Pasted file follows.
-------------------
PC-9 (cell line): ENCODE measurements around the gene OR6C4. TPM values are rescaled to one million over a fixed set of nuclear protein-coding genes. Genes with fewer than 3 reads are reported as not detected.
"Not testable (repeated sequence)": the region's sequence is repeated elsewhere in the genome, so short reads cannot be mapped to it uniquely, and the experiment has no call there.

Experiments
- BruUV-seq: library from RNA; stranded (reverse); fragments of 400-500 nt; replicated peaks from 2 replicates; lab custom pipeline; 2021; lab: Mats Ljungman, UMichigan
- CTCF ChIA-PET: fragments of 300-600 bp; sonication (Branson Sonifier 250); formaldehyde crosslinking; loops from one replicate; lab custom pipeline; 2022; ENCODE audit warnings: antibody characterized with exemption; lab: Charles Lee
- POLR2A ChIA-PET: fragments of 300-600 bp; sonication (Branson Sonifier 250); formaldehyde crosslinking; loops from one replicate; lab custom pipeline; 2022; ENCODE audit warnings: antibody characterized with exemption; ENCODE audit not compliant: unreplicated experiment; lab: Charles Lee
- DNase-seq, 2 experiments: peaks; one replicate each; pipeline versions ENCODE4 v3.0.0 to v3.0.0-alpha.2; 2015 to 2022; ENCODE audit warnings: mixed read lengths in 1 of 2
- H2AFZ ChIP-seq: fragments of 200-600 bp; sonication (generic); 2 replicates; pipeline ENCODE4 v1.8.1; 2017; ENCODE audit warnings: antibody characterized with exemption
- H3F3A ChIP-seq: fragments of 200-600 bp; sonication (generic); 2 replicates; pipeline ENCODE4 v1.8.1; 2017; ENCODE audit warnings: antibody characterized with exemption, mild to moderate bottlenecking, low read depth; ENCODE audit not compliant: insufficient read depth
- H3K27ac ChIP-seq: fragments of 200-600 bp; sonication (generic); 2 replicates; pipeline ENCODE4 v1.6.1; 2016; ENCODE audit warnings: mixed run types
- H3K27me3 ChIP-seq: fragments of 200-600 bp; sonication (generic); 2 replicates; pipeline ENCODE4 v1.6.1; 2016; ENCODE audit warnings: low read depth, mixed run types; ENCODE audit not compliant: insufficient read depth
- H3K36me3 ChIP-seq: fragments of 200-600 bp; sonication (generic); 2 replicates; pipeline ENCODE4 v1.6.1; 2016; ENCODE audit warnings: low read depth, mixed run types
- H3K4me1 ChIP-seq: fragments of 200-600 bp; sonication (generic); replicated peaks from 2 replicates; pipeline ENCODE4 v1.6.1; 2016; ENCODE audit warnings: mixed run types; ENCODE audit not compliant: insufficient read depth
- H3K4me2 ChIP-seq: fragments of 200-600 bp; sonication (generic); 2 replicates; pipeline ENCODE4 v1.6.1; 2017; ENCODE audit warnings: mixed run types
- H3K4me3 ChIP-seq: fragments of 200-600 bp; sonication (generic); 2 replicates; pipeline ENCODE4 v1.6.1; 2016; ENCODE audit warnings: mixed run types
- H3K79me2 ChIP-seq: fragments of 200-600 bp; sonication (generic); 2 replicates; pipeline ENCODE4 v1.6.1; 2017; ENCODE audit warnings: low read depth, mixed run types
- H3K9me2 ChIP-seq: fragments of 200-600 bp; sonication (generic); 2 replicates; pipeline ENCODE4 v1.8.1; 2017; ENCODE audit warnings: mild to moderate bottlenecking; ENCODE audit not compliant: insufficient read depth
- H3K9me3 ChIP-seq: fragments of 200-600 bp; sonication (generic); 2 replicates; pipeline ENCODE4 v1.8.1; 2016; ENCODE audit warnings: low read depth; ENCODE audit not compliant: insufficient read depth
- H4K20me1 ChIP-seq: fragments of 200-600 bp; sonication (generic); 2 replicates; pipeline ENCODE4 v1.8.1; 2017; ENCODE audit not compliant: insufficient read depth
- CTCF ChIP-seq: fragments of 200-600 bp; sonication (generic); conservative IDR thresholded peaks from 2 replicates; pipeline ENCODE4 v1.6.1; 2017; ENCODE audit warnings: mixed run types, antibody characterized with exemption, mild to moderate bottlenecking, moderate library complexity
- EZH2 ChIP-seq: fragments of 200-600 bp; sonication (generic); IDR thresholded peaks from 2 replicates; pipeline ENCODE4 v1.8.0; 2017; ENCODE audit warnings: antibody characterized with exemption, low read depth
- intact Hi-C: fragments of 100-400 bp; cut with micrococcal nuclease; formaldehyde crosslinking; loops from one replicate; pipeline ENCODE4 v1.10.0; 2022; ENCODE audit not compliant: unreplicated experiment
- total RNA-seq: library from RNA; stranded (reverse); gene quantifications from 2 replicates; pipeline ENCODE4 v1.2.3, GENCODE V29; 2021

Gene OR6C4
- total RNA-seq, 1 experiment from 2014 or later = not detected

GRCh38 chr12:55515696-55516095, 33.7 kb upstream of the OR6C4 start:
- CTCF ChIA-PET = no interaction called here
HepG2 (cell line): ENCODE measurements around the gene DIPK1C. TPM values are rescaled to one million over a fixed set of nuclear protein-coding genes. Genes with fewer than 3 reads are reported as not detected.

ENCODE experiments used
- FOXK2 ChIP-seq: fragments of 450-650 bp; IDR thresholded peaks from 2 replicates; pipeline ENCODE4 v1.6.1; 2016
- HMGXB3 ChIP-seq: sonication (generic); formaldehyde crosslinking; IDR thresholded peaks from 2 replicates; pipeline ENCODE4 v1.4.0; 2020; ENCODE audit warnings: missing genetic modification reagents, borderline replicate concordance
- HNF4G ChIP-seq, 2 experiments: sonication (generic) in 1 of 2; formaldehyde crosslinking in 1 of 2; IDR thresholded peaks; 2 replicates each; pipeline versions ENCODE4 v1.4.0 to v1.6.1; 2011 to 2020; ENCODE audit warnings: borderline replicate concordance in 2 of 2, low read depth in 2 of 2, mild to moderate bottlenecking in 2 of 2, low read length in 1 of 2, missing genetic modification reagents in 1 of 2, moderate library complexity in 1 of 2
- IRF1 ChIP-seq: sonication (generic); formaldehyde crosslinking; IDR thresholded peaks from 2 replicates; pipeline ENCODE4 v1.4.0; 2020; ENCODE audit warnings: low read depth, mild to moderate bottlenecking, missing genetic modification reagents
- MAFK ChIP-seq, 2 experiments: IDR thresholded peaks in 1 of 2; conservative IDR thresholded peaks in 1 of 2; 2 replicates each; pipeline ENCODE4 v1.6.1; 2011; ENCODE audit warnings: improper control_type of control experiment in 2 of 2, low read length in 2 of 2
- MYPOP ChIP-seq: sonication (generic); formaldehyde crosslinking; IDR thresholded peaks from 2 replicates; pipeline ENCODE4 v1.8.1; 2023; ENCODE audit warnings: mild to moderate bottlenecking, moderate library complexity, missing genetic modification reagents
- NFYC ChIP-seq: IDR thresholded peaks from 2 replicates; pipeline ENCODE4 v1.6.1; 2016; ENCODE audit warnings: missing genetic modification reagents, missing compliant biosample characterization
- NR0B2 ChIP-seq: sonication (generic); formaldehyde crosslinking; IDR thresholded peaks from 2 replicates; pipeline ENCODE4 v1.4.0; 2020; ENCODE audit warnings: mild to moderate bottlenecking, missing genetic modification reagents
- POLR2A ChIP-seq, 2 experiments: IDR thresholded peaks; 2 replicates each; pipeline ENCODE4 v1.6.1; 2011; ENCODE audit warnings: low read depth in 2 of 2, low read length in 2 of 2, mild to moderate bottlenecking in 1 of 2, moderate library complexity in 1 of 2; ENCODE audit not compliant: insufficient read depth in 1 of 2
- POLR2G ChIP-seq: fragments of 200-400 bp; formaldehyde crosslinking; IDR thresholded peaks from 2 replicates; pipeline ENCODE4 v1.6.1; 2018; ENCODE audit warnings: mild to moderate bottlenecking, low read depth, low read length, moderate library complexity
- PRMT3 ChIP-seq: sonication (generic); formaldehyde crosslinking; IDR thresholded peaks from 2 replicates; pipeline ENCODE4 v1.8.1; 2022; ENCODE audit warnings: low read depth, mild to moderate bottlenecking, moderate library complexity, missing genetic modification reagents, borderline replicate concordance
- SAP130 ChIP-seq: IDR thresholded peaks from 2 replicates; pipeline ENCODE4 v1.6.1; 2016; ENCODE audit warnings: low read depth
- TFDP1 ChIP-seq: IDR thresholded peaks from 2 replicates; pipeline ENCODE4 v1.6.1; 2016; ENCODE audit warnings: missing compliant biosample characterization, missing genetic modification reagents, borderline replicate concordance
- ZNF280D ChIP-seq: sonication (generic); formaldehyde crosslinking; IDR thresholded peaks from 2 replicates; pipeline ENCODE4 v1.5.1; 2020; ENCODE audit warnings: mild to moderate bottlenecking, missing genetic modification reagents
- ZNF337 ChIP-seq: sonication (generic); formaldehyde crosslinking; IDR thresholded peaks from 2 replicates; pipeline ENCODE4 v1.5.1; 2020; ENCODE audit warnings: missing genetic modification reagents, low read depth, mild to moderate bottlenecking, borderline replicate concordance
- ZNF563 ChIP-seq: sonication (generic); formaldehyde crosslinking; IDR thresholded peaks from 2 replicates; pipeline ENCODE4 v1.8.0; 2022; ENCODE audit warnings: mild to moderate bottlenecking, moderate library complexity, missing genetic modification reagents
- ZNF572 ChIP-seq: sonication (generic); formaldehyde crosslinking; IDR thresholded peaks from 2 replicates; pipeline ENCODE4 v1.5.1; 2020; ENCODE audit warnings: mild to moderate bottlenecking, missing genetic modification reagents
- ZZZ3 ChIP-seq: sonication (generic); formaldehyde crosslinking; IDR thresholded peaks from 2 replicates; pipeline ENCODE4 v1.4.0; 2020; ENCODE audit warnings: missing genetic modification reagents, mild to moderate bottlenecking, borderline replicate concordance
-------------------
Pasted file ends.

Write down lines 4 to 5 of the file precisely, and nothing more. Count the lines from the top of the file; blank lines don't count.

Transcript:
- BruUV-seq: library from RNA; stranded (reverse); fragments of 400-500 nt; replicated peaks from 2 replicates; lab custom pipeline; 2021; lab: Mats Ljungman, UMichigan
- CTCF ChIA-PET: fragments of 300-600 bp; sonication (Branson Sonifier 250); formaldehyde crosslinking; loops from one replicate; lab custom pipeline; 2022; ENCODE audit warnings: antibody characterized with exemption; lab: Charles Lee